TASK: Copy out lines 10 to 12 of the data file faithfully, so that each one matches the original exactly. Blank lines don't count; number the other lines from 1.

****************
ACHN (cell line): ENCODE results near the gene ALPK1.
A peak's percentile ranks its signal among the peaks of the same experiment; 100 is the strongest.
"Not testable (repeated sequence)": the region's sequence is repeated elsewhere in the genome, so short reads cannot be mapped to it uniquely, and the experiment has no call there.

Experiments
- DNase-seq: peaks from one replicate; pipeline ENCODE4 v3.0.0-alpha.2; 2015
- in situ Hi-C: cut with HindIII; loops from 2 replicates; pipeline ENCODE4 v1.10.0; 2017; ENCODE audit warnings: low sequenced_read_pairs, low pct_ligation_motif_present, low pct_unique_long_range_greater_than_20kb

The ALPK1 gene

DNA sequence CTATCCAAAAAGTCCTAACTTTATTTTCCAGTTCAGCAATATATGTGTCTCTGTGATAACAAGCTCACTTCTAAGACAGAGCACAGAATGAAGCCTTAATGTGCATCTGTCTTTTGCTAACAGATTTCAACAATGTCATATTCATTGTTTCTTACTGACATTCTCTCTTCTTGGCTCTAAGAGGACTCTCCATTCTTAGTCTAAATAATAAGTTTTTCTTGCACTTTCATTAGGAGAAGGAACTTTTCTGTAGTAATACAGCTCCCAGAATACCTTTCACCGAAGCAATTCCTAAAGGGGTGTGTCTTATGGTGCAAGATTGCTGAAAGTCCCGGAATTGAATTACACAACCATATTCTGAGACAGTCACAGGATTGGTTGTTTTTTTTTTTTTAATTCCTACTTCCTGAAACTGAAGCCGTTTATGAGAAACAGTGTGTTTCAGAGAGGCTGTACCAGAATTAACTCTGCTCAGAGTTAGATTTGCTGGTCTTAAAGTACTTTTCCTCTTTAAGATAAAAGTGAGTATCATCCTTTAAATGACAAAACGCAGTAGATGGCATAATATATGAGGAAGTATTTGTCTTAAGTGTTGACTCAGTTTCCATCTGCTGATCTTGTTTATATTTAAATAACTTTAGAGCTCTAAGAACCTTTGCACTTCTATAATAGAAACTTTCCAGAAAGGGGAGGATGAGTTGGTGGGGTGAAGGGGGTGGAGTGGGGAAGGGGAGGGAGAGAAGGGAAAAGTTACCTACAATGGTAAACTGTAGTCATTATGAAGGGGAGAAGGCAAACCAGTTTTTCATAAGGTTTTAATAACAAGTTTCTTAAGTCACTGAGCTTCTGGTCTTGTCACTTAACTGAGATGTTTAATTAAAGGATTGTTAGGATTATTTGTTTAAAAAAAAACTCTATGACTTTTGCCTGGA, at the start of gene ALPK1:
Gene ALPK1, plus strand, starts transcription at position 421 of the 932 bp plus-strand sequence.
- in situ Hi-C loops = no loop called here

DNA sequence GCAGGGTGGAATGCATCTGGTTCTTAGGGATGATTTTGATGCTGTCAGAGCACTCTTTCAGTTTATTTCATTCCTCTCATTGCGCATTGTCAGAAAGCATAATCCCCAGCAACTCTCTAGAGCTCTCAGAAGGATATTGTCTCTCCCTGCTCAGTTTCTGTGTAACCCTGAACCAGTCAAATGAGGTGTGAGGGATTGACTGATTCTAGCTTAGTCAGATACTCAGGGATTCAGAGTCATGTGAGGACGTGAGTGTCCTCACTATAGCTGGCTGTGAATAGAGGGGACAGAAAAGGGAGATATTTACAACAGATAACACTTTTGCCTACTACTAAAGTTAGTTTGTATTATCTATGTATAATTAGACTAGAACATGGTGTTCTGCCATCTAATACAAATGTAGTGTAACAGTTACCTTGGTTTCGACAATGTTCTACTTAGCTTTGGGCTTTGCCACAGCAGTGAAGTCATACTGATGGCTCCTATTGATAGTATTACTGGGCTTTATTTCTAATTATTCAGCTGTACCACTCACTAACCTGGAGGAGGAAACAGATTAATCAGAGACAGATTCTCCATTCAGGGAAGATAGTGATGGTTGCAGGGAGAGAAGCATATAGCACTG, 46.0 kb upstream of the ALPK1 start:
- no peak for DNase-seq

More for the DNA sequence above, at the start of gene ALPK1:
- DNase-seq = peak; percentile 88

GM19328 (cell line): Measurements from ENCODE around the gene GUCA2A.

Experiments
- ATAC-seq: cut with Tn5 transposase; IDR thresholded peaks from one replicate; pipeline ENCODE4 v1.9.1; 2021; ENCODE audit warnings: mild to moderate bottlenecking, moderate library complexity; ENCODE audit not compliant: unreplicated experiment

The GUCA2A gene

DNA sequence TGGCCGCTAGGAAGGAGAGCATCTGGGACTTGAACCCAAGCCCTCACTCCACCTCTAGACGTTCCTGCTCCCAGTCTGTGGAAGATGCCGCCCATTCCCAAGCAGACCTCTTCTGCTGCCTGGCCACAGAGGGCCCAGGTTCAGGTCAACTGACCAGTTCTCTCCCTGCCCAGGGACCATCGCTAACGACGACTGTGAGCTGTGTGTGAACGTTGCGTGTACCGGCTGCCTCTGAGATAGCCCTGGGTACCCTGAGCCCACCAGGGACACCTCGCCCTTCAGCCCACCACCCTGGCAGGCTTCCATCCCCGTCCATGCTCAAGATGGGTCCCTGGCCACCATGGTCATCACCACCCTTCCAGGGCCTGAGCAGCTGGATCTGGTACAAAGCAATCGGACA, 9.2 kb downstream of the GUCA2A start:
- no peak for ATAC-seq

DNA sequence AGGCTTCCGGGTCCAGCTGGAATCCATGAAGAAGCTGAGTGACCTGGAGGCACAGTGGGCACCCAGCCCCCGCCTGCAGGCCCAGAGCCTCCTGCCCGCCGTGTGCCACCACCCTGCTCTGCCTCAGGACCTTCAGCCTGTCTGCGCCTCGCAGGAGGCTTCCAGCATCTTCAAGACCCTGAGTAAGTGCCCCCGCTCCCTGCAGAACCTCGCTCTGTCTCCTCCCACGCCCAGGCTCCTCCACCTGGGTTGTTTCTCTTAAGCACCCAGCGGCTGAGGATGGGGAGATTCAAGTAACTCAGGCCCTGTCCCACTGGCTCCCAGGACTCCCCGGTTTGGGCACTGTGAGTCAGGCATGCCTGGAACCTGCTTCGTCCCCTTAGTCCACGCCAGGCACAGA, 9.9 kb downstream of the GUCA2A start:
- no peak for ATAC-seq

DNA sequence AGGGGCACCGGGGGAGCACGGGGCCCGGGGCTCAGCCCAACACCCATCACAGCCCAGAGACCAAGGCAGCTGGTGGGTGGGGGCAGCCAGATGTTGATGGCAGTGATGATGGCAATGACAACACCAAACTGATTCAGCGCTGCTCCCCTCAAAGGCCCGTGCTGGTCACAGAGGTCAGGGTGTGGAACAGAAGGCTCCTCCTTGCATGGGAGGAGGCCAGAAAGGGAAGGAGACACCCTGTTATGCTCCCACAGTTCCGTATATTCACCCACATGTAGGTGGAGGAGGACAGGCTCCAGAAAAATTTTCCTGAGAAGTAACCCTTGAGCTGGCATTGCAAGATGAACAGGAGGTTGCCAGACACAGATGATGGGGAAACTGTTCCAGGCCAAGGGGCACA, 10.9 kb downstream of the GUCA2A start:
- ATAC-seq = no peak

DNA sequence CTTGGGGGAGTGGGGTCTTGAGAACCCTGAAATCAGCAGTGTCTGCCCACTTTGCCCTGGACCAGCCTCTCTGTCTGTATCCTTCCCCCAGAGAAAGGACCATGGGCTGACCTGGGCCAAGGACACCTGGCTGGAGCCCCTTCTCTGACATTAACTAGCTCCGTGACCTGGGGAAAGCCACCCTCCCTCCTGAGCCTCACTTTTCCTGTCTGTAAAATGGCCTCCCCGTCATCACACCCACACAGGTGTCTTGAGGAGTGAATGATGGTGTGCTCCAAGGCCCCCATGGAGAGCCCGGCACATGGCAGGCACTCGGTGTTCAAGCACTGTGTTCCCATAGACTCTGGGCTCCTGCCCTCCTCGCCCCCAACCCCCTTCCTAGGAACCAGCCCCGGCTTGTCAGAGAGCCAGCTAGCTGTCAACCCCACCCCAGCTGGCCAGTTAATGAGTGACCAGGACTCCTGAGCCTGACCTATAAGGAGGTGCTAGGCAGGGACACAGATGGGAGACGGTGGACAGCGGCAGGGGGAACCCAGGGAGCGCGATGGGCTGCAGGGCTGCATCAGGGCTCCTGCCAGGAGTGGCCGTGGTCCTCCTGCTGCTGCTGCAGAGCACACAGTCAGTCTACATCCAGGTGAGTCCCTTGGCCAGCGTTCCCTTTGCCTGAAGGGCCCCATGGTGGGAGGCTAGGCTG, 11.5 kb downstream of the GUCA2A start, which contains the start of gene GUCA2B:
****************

- in situ Hi-C loops = no loop called here

DNA sequence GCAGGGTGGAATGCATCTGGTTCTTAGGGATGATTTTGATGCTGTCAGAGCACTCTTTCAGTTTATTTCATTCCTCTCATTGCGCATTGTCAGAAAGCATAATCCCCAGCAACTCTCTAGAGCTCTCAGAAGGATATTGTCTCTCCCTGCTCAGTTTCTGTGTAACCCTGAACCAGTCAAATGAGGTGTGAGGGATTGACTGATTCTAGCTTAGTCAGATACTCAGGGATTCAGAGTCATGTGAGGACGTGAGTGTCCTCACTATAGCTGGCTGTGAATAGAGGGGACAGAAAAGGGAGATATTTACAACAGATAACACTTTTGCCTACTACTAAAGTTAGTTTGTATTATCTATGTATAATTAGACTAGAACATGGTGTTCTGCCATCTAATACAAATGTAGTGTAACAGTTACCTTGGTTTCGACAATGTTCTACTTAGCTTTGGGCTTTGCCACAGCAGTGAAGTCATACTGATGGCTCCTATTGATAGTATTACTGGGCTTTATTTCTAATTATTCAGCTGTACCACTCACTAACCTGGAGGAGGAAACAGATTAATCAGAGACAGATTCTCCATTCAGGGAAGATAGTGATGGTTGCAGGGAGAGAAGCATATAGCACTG, 46.0 kb upstream of the ALPK1 start:
- no peak for DNase-seq